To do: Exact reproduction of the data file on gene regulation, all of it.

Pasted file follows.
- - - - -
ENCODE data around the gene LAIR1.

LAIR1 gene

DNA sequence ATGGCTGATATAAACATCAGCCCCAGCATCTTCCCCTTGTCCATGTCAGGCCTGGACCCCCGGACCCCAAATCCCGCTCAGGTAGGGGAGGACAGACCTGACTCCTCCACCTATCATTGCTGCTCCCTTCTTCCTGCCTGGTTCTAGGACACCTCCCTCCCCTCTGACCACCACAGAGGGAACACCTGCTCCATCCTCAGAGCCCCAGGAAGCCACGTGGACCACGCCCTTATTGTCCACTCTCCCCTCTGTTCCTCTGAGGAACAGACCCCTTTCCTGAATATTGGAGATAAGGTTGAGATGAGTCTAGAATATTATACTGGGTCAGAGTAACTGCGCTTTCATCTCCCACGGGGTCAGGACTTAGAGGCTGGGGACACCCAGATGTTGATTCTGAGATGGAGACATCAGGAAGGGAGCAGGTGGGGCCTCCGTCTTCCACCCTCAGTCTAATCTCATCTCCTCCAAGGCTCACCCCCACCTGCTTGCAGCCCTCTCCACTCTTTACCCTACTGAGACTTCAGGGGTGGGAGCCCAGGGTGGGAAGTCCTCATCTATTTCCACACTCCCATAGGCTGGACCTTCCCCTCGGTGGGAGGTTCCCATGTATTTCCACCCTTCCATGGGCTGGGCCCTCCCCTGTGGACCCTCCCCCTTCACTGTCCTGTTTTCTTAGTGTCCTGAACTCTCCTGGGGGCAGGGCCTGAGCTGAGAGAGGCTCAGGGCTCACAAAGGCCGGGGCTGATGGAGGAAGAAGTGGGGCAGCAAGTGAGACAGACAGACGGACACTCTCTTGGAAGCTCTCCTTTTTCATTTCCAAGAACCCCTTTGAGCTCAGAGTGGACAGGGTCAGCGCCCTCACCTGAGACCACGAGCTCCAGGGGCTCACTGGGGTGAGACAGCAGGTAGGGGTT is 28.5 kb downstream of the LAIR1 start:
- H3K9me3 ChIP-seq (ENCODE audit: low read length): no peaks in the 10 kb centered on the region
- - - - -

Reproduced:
ENCODE data around the gene LAIR1.

LAIR1 gene

DNA sequence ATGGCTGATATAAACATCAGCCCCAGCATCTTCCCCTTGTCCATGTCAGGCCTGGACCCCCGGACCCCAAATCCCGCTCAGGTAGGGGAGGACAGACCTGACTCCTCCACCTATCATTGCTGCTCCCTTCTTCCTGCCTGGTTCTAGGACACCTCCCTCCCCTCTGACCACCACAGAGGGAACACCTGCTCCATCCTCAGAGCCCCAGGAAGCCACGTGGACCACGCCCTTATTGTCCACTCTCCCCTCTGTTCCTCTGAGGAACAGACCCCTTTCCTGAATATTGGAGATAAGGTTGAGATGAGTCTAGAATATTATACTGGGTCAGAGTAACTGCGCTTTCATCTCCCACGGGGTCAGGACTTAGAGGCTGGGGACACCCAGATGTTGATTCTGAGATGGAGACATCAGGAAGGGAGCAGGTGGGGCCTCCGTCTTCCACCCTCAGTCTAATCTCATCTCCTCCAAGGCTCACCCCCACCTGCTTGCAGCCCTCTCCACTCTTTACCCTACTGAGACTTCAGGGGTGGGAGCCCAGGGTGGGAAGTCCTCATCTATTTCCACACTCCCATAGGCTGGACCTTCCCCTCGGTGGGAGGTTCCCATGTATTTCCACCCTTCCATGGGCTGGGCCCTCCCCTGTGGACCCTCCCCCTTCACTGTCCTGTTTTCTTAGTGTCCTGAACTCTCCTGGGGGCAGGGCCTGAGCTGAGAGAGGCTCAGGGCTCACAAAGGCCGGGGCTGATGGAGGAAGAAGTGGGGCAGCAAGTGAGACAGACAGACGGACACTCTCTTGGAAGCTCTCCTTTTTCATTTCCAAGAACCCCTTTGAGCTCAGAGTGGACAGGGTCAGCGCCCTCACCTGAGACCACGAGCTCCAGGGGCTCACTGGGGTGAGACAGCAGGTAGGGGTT is 28.5 kb downstream of the LAIR1 start:
- H3K9me3 ChIP-seq (ENCODE audit: low read length): no peaks in the 10 kb centered on the region